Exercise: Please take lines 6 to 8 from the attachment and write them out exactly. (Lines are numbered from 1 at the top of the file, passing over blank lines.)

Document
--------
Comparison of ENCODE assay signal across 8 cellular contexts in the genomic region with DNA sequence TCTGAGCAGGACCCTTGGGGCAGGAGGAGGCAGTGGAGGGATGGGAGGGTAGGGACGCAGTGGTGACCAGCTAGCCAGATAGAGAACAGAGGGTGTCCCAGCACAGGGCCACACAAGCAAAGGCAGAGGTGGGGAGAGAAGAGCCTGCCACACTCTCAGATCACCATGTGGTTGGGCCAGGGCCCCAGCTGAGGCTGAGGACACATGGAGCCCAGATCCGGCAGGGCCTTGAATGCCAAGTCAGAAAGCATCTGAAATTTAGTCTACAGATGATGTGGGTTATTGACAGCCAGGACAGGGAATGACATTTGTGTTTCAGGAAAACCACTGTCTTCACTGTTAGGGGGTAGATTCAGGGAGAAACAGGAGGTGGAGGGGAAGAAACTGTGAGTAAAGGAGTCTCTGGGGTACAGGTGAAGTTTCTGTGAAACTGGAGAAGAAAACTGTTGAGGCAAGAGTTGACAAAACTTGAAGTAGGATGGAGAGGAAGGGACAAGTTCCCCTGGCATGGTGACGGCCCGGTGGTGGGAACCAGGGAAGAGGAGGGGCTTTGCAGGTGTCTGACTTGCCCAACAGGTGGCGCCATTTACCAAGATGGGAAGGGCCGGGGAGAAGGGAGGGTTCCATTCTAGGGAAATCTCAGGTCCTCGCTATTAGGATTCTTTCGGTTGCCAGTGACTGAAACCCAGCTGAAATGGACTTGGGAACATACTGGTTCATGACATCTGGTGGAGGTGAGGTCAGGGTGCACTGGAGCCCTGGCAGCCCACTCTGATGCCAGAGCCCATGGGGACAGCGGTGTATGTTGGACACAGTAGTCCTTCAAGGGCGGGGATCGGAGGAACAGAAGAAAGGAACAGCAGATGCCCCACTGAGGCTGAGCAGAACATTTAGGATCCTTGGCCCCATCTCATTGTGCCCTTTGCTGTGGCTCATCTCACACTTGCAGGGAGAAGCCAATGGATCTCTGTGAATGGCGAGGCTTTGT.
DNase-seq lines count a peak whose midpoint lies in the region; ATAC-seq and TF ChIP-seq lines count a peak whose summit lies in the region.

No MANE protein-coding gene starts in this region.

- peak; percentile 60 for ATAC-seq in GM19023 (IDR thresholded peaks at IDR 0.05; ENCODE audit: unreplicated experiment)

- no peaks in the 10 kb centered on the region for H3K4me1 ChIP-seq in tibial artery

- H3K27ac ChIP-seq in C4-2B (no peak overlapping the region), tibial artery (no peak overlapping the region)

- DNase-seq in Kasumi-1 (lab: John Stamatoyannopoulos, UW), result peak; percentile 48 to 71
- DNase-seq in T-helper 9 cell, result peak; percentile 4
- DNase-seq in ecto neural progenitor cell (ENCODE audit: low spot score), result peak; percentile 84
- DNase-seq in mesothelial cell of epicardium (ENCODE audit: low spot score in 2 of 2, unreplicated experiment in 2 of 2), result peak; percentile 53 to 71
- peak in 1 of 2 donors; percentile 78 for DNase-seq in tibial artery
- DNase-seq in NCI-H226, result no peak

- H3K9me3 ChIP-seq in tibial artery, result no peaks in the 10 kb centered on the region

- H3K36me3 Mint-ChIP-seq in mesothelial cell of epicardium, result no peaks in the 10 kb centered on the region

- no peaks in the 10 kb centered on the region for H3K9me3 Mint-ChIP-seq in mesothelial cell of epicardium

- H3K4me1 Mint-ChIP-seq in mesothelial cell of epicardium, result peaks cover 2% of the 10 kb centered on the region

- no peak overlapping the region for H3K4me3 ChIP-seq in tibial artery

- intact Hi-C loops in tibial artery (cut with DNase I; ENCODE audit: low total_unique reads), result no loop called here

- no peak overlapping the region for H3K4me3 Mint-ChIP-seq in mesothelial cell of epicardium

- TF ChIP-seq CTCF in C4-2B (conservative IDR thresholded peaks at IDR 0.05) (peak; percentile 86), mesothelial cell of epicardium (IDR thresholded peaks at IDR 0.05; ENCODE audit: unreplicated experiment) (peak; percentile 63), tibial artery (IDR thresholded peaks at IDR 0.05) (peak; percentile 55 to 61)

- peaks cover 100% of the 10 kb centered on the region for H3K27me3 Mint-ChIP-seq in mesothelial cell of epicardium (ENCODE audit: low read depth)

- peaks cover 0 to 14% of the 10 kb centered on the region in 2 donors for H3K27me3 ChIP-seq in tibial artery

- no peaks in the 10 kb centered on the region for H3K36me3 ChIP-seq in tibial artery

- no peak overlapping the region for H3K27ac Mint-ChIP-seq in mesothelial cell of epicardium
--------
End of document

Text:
- H3K27ac ChIP-seq in C4-2B (no peak overlapping the region), tibial artery (no peak overlapping the region)

- DNase-seq in Kasumi-1 (lab: John Stamatoyannopoulos, UW), result peak; percentile 48 to 71
- DNase-seq in T-helper 9 cell, result peak; percentile 4